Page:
A note from the authors: Some of the information and instructions in this book are now out of date because of changes to Hugo and the blogdown package. If you have suggestions for improving this book, please file an issue in our GitHub repository. Thanks for your patience while we work to update the book, and please stay tuned for the revised version!
In the meantime, you can find an introduction to the changes and new features in the v1.0 release blog post and this "Up & running with blogdown in 2021" blog post.
— Yihui, Amber, & Alison
D.7 Version control
If your website source files are under version control, we recommend that you add at least these two folder names to your
blogdown/ directory is used to store cache files, and they are most likely to be useless to the published website. Only knitr may use them, and the published website will not depend on these files.
public/ directory should be ignored if your website is going to be automatically (re)built on a remote server such as Netlify.
As we mentioned in Section D.5, R plots will be copied to
static/, so you may see new files in GIT after you render an Rmd file that has graphics output. You need to add and commit these new files in GIT, because the website will use them.
Although it is not relevant to blogdown, macOS users should remember to ignore
.DS_Store and Windows users should ignore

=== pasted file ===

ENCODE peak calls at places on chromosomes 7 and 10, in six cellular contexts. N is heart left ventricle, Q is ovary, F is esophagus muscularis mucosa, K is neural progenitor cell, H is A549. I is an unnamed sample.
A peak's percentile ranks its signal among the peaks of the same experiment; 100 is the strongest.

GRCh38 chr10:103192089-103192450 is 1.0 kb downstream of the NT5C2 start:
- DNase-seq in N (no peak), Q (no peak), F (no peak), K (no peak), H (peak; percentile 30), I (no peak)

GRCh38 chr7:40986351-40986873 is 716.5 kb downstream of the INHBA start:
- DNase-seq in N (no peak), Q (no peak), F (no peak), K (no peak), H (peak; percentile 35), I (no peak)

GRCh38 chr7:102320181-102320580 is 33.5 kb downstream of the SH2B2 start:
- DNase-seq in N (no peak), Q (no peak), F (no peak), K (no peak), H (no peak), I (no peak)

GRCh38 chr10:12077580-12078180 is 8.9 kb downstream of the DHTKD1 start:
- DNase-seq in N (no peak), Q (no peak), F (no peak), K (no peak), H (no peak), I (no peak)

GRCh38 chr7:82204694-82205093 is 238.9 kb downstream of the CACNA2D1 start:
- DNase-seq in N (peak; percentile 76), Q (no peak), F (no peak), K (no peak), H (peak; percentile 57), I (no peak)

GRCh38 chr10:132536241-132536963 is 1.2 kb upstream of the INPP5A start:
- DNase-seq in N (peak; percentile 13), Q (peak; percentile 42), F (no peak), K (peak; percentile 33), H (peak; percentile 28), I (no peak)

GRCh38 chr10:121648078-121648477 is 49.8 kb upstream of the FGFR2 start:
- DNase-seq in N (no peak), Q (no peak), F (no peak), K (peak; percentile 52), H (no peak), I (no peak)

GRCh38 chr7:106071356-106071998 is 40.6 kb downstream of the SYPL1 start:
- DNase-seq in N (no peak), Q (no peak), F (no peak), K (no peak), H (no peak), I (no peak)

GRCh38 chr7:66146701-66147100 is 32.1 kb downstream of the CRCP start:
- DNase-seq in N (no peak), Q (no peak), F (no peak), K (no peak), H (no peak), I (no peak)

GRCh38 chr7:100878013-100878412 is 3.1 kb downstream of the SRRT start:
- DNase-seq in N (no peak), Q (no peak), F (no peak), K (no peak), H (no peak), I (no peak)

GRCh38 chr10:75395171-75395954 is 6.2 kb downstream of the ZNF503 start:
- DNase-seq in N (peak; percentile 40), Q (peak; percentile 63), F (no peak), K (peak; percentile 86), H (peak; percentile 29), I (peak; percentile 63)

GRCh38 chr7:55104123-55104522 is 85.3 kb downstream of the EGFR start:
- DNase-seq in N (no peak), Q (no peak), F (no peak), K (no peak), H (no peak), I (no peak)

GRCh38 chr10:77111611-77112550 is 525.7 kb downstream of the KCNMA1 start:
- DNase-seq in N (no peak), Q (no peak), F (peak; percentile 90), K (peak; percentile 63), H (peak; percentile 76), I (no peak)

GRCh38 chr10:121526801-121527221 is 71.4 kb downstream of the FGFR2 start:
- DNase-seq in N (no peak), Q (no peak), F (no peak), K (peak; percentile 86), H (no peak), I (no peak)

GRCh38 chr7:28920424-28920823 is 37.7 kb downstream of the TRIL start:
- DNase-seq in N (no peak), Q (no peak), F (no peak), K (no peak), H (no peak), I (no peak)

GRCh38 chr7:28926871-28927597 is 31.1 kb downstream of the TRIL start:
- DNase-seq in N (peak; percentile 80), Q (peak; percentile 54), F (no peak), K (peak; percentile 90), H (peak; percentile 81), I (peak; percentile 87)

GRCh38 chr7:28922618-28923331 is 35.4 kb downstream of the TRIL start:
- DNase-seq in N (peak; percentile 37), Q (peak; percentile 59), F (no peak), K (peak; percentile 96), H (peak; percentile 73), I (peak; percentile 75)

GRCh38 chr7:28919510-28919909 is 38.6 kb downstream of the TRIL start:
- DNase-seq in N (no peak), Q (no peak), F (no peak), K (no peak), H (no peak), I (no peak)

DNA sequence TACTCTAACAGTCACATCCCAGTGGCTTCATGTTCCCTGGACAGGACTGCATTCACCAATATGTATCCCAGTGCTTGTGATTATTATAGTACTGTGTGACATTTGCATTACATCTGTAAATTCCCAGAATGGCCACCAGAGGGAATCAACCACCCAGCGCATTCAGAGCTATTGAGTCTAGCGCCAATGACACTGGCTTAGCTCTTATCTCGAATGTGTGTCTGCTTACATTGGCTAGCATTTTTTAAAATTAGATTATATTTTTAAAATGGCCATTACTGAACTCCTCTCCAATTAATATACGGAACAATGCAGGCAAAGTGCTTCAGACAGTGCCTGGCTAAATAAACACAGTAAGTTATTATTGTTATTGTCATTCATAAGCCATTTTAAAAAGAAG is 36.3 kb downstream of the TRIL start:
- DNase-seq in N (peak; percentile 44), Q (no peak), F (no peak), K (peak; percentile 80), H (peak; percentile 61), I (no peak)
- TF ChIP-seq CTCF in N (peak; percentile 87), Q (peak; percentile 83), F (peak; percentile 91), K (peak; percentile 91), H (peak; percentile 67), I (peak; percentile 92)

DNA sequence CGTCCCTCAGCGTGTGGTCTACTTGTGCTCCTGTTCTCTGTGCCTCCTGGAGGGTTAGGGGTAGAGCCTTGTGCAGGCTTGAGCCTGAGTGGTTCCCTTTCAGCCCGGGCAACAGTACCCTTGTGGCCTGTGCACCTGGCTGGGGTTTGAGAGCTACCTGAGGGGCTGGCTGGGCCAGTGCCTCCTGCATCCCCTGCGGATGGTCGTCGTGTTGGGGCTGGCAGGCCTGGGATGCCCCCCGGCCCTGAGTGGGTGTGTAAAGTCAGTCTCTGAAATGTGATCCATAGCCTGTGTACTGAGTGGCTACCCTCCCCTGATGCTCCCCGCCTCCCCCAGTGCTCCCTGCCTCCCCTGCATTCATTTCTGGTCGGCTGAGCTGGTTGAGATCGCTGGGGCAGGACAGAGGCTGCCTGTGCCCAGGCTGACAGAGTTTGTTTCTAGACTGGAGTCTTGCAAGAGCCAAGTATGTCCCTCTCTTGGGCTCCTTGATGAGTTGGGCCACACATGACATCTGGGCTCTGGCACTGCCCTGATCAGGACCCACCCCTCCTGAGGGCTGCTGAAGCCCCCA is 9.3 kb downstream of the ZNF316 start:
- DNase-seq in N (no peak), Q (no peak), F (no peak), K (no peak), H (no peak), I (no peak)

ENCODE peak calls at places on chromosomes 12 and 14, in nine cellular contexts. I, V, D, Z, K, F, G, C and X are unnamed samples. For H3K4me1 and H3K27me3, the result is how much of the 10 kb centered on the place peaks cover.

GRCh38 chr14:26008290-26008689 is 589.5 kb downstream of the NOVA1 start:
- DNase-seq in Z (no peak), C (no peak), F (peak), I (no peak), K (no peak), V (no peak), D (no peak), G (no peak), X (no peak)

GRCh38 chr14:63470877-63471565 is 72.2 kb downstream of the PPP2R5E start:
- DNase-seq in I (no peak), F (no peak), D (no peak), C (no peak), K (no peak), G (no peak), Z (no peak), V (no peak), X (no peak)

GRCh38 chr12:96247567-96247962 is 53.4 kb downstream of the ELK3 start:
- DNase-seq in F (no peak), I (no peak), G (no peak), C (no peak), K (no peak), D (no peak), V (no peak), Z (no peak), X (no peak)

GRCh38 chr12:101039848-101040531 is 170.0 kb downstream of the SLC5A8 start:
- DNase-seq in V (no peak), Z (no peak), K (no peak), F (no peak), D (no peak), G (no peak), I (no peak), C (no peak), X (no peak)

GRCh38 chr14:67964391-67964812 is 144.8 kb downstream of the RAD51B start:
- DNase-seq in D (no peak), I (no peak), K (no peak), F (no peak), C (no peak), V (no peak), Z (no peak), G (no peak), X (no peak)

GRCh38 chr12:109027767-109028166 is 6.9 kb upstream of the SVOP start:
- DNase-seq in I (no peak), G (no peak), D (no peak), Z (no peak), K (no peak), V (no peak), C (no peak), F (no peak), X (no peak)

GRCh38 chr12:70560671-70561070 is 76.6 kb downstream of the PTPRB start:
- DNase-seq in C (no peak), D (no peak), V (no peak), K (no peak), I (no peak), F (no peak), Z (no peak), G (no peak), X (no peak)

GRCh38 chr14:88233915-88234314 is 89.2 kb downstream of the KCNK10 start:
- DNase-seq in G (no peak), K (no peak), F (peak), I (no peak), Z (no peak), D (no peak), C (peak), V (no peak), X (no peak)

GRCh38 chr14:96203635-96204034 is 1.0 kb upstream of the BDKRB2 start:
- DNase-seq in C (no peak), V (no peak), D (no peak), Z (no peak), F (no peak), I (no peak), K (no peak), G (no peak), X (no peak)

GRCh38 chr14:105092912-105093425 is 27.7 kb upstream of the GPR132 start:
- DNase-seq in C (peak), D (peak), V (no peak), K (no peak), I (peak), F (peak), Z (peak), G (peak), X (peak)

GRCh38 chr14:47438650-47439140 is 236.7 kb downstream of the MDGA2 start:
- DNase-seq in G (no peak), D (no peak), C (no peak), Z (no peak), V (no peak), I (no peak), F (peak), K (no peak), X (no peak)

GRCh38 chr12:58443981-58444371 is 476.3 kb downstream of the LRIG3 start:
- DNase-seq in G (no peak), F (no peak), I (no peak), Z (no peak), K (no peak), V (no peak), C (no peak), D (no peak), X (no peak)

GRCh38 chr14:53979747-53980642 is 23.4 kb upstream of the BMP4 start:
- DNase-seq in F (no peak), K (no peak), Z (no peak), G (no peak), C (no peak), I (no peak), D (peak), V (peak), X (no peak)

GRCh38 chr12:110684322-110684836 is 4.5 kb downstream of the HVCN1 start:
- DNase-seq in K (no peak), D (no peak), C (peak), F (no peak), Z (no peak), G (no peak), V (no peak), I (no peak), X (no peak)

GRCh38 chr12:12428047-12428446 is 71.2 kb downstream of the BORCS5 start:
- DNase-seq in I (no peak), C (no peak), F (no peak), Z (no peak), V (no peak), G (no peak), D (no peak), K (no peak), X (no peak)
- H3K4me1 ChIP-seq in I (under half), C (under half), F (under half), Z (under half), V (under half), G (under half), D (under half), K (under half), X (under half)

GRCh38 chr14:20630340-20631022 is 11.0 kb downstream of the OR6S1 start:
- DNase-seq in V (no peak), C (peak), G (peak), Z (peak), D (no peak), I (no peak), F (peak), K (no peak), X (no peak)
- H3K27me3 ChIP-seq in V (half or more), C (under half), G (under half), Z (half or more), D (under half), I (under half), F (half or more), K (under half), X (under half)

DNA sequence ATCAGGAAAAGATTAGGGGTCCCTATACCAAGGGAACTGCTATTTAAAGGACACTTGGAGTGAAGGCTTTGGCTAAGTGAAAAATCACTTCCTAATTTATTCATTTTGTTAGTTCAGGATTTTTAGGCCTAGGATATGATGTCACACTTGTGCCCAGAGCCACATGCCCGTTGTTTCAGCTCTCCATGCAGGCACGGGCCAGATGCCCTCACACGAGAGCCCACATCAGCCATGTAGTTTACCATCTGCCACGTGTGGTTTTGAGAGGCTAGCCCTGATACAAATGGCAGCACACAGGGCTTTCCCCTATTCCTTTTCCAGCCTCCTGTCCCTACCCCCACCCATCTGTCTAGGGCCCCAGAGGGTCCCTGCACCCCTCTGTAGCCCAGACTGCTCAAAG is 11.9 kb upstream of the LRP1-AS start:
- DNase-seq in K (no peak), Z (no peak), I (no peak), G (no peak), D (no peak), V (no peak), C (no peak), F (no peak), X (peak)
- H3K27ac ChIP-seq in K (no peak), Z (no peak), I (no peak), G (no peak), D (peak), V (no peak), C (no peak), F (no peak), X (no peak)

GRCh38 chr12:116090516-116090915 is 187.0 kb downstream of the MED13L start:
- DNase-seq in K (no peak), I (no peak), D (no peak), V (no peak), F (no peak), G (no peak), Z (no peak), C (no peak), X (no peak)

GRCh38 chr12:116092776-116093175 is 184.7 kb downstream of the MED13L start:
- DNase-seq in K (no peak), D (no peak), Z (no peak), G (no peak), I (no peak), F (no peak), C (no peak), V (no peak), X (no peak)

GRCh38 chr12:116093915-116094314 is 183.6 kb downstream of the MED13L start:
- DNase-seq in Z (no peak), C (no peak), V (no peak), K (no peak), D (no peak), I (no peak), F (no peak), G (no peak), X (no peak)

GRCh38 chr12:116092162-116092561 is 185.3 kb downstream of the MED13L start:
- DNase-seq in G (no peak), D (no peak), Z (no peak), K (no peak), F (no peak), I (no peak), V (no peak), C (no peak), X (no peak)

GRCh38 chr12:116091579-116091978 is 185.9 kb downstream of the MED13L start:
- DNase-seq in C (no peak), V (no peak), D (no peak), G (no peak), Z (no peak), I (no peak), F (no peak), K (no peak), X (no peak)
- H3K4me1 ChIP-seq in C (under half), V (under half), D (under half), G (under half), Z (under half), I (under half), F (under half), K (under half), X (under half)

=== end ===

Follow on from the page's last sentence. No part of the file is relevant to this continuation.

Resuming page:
If you are relatively familiar with GIT, there is a special technique that may be useful for you to manage Hugo themes, which is called “GIT submodules.” A submodule in GIT allows you to manage a particular folder of the main repository using a different remote repository. For example, if you used the default
hugo-lithium from my GitHub repository, you might want to sync it with my repository occasionally, because I may update it from time to time. You can add the GIT submodule via the command line:
git submodule add \ \ https://github.com/yihui/hugo-lithium.git themes/hugo-lithium
If the folder
themes/hugo-lithium exists, you need to delete it before adding the submodule. Then you can see a SHA string associated with the “folder”
themes/hugo-lithium in the GIT status of your main repository indicating the version of the submodule. Note that you will only see the SHA string instead of the full content of the folder. Next time when you want to sync with my repository, you may run the command:
git submodule update --recursive --remote
In general, if you are happy with how your website looks, you do not need to manage the theme using GIT submodules. Future updates in the upstream repository may not really be what you want. In that case, a physical and fixed copy of the theme is more appropriate for you.
In the pattern use, the first
/means to not ignore recursively but only from the current directory of the
.gitignore. See more about
.gitignorepattern in https://git-scm.com/book/en/v2/Git-Basics-Recording-Changes-to-the-Repository#_ignoring↩︎